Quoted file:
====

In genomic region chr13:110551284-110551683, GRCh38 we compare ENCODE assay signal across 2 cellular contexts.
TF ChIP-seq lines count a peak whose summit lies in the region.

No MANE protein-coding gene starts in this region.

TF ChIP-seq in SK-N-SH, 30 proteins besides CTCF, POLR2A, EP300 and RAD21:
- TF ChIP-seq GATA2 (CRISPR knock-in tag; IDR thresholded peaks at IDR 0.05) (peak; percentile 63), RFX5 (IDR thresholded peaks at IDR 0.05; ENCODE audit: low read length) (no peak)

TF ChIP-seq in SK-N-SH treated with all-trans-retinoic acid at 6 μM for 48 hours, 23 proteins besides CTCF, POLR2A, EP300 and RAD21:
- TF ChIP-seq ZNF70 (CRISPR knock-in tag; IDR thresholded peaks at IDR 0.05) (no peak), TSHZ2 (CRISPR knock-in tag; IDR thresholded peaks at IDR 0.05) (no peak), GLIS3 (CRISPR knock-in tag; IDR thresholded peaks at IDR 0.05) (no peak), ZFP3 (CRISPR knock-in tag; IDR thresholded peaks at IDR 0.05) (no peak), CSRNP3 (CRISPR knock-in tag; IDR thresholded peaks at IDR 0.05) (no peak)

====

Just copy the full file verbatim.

In genomic region chr13:110551284-110551683, GRCh38 we compare ENCODE assay signal across 2 cellular contexts.
TF ChIP-seq lines count a peak whose summit lies in the region.

No MANE protein-coding gene starts in this region.

TF ChIP-seq in SK-N-SH, 30 proteins besides CTCF, POLR2A, EP300 and RAD21:
- TF ChIP-seq GATA2 (CRISPR knock-in tag; IDR thresholded peaks at IDR 0.05) (peak; percentile 63), RFX5 (IDR thresholded peaks at IDR 0.05; ENCODE audit: low read length) (no peak)

TF ChIP-seq in SK-N-SH treated with all-trans-retinoic acid at 6 μM for 48 hours, 23 proteins besides CTCF, POLR2A, EP300 and RAD21:
- TF ChIP-seq ZNF70 (CRISPR knock-in tag; IDR thresholded peaks at IDR 0.05) (no peak), TSHZ2 (CRISPR knock-in tag; IDR thresholded peaks at IDR 0.05) (no peak), GLIS3 (CRISPR knock-in tag; IDR thresholded peaks at IDR 0.05) (no peak), ZFP3 (CRISPR knock-in tag; IDR thresholded peaks at IDR 0.05) (no peak), CSRNP3 (CRISPR knock-in tag; IDR thresholded peaks at IDR 0.05) (no peak)